ALBUQUERQUE ― The U.S. Department of Agriculture (USDA) will invest nearly $32 million this year to mitigate wildfire risk, improve water quality and restore healthy forest ecosystems in 24 states and Puerto Rico.
More than $383,800 of that funding will support numerous forestry projects on the Carson National Forest in New Mexico.
Since 2013, USDA has invested $176 million in 56 Joint Chiefs’ Landscape Restoration Partnership projects, which focus on areas where public forests and grasslands intersect with privately-owned lands.
“Through Joint Chiefs, the Natural Resources Conservation Service (NRCS) works with agricultural producers and forest landowners to improve forest health using available Farm Bill conservation programs, and the Forest Service enhances forest health on public lands — stitching together a larger footprint of healthy ecosystems in priority areas,” said Kristin Graham Chavez, Assistance State Conservationist for Programs for NRCS.
“Wildfires are a serious and on-going threat to forests and communities alike, as we’ve seen in New Mexico last year,” said James Duran, Forest Supervisor for the Carson National Forest. “Through these Joint Chief’s projects, USDA will be working with local partners in high-risk project areas to control invasive species, install fire breaks and implement other targeted forest management practices to help mitigate the risk of wide-spread wildfires.”
Along with mitigating fire risk, Joint Chiefs’ projects work to improve water quality by restoring healthy forests and grasslands. The new project approved for New Mexico is the Taos Valley Watershed Coalition (TVWC) Collaborative Restoration. They have identified a focus area of 280,000 acres of contiguous landscape featuring juniper woodland to spruce/fir forest. This area encompasses most of the headwaters of the Rio Grande within Taos County; waters that are critical to the economy and well-being of New Mexico’s most populous areas such as Taos, Santa Fe, and Albuquerque. The TVWC has developed a Landscape Restoration Strategy that prioritizes areas for restoration treatments. Funding is requested for implementation activities on Taos Pueblo, private, and Carson National Forest managed lands.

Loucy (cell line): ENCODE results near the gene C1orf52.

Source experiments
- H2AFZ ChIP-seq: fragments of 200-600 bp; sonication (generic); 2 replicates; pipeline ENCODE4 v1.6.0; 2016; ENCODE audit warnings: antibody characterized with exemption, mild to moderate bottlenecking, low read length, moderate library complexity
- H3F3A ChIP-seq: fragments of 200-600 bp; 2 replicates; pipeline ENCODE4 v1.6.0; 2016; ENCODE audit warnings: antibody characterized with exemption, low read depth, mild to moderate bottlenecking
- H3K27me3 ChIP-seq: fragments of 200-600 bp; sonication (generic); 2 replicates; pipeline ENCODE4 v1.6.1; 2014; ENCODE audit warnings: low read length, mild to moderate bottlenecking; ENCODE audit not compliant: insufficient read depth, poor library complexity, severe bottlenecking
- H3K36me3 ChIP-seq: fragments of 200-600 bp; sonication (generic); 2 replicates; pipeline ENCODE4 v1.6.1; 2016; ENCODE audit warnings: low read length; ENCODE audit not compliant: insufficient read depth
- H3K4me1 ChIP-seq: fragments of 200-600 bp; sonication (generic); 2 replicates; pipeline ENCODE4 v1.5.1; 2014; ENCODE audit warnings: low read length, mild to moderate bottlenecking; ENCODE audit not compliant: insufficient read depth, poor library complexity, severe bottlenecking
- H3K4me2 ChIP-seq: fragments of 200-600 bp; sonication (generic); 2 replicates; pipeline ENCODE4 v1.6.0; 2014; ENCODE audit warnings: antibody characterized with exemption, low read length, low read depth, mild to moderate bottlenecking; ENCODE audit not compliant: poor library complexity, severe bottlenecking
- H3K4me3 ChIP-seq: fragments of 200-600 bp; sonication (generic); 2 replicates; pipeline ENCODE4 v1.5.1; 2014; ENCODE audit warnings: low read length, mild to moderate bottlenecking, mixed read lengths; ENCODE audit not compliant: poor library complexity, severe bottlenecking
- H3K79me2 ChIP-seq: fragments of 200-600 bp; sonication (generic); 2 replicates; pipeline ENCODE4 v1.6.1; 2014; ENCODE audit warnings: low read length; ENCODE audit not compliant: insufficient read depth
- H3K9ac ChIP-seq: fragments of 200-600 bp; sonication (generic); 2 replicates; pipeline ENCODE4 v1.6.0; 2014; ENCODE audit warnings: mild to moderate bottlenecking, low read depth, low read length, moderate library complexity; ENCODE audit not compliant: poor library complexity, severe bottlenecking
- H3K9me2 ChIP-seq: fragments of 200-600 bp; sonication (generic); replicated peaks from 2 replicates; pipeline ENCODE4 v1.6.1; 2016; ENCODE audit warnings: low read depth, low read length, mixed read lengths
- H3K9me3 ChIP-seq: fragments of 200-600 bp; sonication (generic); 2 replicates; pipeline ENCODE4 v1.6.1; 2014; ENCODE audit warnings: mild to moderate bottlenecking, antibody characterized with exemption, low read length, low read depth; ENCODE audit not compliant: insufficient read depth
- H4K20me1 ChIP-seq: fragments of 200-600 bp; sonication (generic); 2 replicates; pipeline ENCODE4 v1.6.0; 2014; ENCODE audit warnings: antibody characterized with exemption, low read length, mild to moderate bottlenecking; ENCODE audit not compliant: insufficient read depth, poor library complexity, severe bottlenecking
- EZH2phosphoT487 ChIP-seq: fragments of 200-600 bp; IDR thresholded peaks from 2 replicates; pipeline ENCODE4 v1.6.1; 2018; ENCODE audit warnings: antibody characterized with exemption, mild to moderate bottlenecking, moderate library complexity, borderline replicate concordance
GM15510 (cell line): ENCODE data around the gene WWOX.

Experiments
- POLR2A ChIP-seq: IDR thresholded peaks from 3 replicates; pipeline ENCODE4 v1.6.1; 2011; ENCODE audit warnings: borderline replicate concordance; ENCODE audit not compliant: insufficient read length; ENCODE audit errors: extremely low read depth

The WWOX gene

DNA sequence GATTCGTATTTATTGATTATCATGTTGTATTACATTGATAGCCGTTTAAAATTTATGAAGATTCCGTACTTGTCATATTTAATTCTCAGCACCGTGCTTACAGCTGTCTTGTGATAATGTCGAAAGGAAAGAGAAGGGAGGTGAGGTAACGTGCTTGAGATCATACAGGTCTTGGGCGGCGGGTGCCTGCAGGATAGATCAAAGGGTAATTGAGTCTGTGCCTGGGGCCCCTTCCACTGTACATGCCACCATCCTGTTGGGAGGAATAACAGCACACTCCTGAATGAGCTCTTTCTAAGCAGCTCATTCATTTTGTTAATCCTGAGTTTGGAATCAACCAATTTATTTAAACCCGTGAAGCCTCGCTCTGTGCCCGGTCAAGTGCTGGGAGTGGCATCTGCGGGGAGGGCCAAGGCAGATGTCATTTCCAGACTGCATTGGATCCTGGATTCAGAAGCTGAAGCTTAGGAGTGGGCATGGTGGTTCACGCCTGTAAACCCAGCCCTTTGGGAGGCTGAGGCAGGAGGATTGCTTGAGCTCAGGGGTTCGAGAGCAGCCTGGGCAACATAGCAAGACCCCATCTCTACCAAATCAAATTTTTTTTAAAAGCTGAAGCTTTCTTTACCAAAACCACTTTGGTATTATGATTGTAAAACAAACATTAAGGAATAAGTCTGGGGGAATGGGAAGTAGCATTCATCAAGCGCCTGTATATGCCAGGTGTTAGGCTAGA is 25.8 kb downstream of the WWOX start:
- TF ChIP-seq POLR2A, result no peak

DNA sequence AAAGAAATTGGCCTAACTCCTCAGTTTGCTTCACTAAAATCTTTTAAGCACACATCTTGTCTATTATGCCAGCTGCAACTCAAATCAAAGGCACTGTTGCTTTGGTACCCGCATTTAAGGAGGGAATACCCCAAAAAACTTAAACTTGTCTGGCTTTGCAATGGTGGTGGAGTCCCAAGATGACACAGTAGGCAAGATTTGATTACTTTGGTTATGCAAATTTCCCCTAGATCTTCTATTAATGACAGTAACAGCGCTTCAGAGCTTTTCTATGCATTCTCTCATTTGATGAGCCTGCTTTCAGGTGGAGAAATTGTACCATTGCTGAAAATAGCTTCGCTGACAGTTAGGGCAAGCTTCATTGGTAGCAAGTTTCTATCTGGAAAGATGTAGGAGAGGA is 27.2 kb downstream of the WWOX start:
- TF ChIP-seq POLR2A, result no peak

Private woodland owners in these project areas may be eligible for financial assistance from the NRCS to help them perform forest conservation practices on their land. Applications for the Joint Chiefs Taos Valley Watershed Coalition Collaborative Restoration Initiative will be accepted until April 20, 2018.
For further details contact the Taos service center at 575.758.3863.